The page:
Nate Alexander '17

Taking Flight to Save Lives


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One morning, with a thick layer of fog over New York City, an organ transplant transportation team that had flown to Pensylvannia to secure a liver faced the possibility the conditions would cause it to lose its window with the viable organ, even though it was only a 20-minute flight. Nate Alexander ’17, Director of Operations at BLADE Urban Air Mobility, recognized a gap and immediately thought about what he could do to fix it.

“It was three in the morning, but there was someone in the city who needed the liver,” Alexander explained. “Without hesitation, I jumped in my car and made the two-and-a-half hour drive to the hospital to stand by as a backup.”

Around 7 a.m., the fog lifted, and the team was able to complete its mission from Lehigh Valley Hospital to NYU Langone-Kimmel, but Alexander waited in Pennsylvania until they landed back in New York City in case the team needed to return to the donor hospital. Every minute counts in these life-or-deaths scenarios, so Alexander sought to help as much as he could, even if that meant driving the organ to New York himself.

Having obtained a pilot’s license in high school, he has always had a passion for aviation. His dad works in the field, and his grandfather was an air traffic controller at JFK Airport. After working in finance for a year, in March 2018, Alexander joined BLADE, which provides cost-effective helicopter transportation all over the country, but primarily in New York City, Los Angeles, San Francisco, and Miami. This path would allow him to combine his business background with something he loved.

In August 2019, Alexander identified a potential area of growth for BLADE. The busiest times for helicopters are between 3 p.m. and 7 p.m. on Thursdays, Fridays, Sundays, and Mondays; otherwise, the helicopters are usually sitting idle. Given that medical emergencies can occur at any hour, Alexander realized the helicopters could be used in organ procurement. Before, people would call BLADE’s line in the event of a medical emergency, and BLADE would then reach out to the medevac helicopter providers. The prices were more than 200 percent more expensive than what BLADE could provide using its own helicopters. Alexander proposed the company use its own network of helicopters in 24/7 services to save money and save time, and eventually founded the BLADE Medical Mobility Organ Procurement Program.

“You can cut out a ton of time if you just take a helicopter from one of the heliports in New York City and land right on top of the hospital rooftop,” says Alexander. “That cuts out any travel time that's needed in an ambulance to and from an airport. And they can squeeze in more surgeries in the day, for instance, than if they had to take a traditional plane.”

BLADE was already flying helicopters all over the country, and because the team was used to high-end clients, the company was prepared to undertake flights that required special care. Operations shifted to 24/7 service to be able to receive organs and transport doctors, and pilots began to learn how to fly and land with an organ on the aircraft. In addition, they started to communicate directly with the hospitals, rather than acting as middlemen for medevac services.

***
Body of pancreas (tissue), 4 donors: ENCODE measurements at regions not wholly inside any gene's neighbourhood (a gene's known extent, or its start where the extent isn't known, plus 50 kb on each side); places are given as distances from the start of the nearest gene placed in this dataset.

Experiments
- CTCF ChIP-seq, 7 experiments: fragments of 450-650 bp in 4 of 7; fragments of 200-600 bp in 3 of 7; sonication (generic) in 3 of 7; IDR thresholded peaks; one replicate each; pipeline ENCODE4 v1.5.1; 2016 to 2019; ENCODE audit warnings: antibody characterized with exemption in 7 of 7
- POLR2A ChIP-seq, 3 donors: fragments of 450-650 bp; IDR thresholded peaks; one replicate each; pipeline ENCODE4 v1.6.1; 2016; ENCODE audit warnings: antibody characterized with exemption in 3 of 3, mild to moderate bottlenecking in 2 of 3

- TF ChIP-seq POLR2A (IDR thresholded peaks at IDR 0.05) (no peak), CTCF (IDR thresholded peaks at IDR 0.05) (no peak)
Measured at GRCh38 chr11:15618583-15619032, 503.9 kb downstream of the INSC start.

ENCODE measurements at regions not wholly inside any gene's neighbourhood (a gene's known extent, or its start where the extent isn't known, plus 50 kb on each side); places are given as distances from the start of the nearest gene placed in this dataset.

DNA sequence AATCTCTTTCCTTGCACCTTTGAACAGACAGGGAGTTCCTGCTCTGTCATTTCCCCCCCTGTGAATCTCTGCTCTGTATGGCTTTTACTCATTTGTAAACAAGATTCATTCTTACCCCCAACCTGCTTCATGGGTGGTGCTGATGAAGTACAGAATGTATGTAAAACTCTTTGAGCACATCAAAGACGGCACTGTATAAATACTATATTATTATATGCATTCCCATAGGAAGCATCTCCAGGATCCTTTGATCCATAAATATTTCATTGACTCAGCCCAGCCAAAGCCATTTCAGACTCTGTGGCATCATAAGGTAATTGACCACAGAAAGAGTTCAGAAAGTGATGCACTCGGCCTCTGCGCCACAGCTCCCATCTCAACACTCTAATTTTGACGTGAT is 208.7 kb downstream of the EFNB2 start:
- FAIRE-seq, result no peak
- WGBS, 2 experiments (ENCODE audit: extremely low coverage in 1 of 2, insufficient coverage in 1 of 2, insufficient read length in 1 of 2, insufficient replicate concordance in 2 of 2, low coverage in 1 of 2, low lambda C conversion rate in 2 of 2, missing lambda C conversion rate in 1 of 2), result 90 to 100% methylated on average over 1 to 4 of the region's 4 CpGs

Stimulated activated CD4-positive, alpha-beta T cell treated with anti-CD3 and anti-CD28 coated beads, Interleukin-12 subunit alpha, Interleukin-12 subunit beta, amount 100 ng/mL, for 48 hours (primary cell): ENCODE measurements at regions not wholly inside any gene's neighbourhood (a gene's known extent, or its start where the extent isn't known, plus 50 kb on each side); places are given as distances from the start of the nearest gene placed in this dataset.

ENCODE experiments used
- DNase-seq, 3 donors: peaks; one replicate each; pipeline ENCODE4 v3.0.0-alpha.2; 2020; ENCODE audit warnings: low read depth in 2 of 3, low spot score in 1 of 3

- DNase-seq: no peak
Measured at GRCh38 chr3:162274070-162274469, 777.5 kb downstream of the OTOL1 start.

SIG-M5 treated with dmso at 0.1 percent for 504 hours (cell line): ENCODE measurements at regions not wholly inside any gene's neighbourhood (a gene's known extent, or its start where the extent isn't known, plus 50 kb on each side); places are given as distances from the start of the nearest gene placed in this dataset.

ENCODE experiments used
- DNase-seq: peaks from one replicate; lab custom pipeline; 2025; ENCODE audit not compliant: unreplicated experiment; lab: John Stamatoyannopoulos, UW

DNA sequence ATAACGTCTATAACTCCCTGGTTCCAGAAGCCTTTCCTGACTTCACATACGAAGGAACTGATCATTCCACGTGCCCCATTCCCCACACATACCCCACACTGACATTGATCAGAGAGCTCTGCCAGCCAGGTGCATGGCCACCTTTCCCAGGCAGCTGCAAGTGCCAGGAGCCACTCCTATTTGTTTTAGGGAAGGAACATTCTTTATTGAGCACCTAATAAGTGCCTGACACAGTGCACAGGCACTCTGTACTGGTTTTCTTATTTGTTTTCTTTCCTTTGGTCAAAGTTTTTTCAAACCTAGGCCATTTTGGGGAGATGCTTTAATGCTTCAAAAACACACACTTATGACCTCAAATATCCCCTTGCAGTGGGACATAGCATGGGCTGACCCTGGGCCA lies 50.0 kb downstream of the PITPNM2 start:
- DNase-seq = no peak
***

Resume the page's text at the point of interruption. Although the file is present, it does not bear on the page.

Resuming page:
“We leaned on our existing technology, and I frankly learned along the way what we could do for the hospitals to streamline the process and remove strain on hospital staff,” Alexander says. “There was obviously some learning that occurred along that way, and we are always continuing to refine our process to improve, but I was lucky that our company was sort of built to handle this type of work.”

BLADE has assisted on over 800 transplants and continues to add hospitals throughout the Northeast, as well as increasing operations in Chicago.

In the next three to four years, Alexander envisions BLADE’s transplant business as a good testing ground for eVTOL aircraft (electric vertical take-off and land). Before people use them, they will likely be used to transfer transport, cargo, and — hopefully — organs. Alexander will continue to invest in this business because of its potential to showcase eVTOL capabilities and show they are safe and reliable.

“With transplant, every minute counts and you need to be reliable and safe and get the organ back,” Alexander says. “Hopefully, people will eventually feel comfortable getting in these vehicles as well. Obviously, this is five to seven years out, but that's the goal.”

Though his Notre Dame education did not prepare him specifically for aviation, it cultivated his drive to determine success as using your gifts to improve the lives of others. For his initiative, Alexander was selected as a Domer Dozen honoree by the Notre Dame Alumni Association and YoungND. The program, now in its second year, seeks to honor 12 graduates ages 32 and younger for their contributions in the areas of faith, service, learning, and work. The YoungND board, University officials, and Alumni Association staff reviewed more than 140 nominations this past fall, and the 2020 cohort was recently honored during a virtual award ceremony

“All friends (from Notre Dame) that I still keep in touch with are all doing great things, and I think that drives me to continue to try to do great things not just for personal success but to give back to humanity as a whole.”